ATIP staff participated via information kiosks at several Department-wide events, handing out information brochures and responding to questions. As part of the long term privacy awareness-building Communication strategy, ATIP updated its privacy intranet site, and created and promoted a privacy wiki, which includes information on current privacy issues, emerging trends and encourages privacy awareness via quizzes and trivia.

This strategy supplements traditional classroom learning and will continue to raise awareness and foster development of a privacy-sensitive corporate culture.

XII. New and/or Revised Institution-Specific Privacy Related Policies, Guidelines and Procedures that were Implemented during the Reporting Period

The ATIP Division and the Departmental Privacy Committee initiated the development of a Departmental Privacy Management Framework that will better structure privacy accountability within the Department to ensure compliance with Treasury Board of Canada Secretariat (TBS) Directives on privacy protection.

XIII. Key Issues Raised as a Result of Privacy Complaints and/or Investigations During the Reporting Period

There are no such issues to report.

XIV. Privacy Impact Assessments Completed During the Reporting Period

No privacy impact assessments were completed during the reporting period.

XV. Disclosures Made Pursuant to Subsection 8(2)(M) of the Privacy Act during the Reporting Period

Sub-paragraph 8(2)(m)(i) allows for the disclosure of personal information where the head of a government institution is of the opinion that the public interest in the disclosure clearly outweighs any invasion of privacy that could result from the disclosure.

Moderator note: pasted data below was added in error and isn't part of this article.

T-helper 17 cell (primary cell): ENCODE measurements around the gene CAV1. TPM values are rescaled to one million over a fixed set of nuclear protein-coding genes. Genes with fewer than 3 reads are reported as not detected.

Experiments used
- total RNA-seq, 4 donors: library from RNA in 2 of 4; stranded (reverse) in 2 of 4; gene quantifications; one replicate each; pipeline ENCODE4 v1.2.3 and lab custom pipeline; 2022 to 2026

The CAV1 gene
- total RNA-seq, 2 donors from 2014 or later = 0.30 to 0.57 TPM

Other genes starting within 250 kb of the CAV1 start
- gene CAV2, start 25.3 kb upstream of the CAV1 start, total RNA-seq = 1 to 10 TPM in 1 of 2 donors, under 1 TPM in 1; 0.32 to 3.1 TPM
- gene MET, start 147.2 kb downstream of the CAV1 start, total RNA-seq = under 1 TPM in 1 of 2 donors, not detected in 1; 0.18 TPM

In 2009-2010 there were no disclosures of personal information pursuant to that provision of the Privacy Act.

Complaints and Court Applications for Reviews

I. Complaints to the Privacy Commissioner

During 2009-2010, 7 complaints under the Privacy Act were filed with the Office of the Privacy Commissioner of Canada. 0 complaints were received in relation to sections 4 to 8 of the Privacy Act - privacy breaches. The disposition of those complaints was as follows:

  • 1 Well Founded; no action required
  • 1 Resolution Mediated; remedial action taken
  • 4 No findings received from OIC to date
  • 1 Dismissed; no action required

II. Applications/Appeals Submitted to the Federal Court or the Federal Court of Appeal

There were no applications or appeals submitted to the Federal Court or the Federal Court of Appeal during fiscal year 2009-2010.

III. Health Canada Responses to Recommendations raised by other Agents of Parliament (e.g. Auditor General)

There were no recommendations raised by other Agents of Parliament during fiscal year 2009-2010.

Enhancing Support and Sustaining Compliance

Senior management at Health Canada fully supports the development and implementation of a Privacy Management Framework; this will enable a more effective management of privacy within Health Canada and facilitate compliance with TBS Policy and Directives obligations.

In March 2010, the Senior Management Board-Operations endorsed development of the Framework, providing a path forward for privacy. Focusing on improved accountability, the Framework will include clear roles and responsibilities for Branches and ATIP, improved monitoring of personal information, procedures to address privacy breaches, a revised Privacy Impact Assessment process, options for renewed privacy governance, and more targeted awareness building and training for officials responsible for privacy information.